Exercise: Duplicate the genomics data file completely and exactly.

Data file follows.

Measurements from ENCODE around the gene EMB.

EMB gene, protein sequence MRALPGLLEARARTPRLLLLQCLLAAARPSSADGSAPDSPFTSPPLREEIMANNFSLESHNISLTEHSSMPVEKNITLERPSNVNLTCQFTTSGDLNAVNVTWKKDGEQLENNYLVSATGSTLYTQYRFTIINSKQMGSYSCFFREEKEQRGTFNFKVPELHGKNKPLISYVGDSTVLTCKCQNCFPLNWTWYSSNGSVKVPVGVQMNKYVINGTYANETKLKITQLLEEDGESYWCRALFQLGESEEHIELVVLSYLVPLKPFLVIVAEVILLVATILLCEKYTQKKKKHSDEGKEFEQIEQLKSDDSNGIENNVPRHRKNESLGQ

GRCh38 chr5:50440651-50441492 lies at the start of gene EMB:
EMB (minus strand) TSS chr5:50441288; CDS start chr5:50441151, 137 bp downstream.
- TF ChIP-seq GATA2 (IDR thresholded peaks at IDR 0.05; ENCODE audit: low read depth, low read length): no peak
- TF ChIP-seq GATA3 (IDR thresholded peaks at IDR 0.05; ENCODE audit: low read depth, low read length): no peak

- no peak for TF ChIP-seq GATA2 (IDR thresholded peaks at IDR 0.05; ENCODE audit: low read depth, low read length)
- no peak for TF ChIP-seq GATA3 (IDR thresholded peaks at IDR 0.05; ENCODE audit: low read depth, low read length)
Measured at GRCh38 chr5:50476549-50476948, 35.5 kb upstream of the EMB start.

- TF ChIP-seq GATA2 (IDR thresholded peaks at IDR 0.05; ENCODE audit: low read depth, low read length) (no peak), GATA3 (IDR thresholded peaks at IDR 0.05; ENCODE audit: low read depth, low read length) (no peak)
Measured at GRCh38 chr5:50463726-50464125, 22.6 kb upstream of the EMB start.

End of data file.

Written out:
Measurements from ENCODE around the gene EMB.

EMB gene, protein sequence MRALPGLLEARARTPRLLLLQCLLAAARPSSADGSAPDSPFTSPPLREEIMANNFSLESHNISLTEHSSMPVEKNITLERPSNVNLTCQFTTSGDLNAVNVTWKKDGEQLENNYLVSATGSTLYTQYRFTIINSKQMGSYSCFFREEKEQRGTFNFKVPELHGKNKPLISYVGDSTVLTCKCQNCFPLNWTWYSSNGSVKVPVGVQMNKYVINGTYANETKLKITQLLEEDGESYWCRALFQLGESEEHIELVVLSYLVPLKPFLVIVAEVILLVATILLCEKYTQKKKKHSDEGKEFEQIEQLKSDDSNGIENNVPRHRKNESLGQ

GRCh38 chr5:50440651-50441492 lies at the start of gene EMB:
EMB (minus strand) TSS chr5:50441288; CDS start chr5:50441151, 137 bp downstream.
- TF ChIP-seq GATA2 (IDR thresholded peaks at IDR 0.05; ENCODE audit: low read depth, low read length): no peak
- TF ChIP-seq GATA3 (IDR thresholded peaks at IDR 0.05; ENCODE audit: low read depth, low read length): no peak

- no peak for TF ChIP-seq GATA2 (IDR thresholded peaks at IDR 0.05; ENCODE audit: low read depth, low read length)
- no peak for TF ChIP-seq GATA3 (IDR thresholded peaks at IDR 0.05; ENCODE audit: low read depth, low read length)
Measured at GRCh38 chr5:50476549-50476948, 35.5 kb upstream of the EMB start.

- TF ChIP-seq GATA2 (IDR thresholded peaks at IDR 0.05; ENCODE audit: low read depth, low read length) (no peak), GATA3 (IDR thresholded peaks at IDR 0.05; ENCODE audit: low read depth, low read length) (no peak)
Measured at GRCh38 chr5:50463726-50464125, 22.6 kb upstream of the EMB start.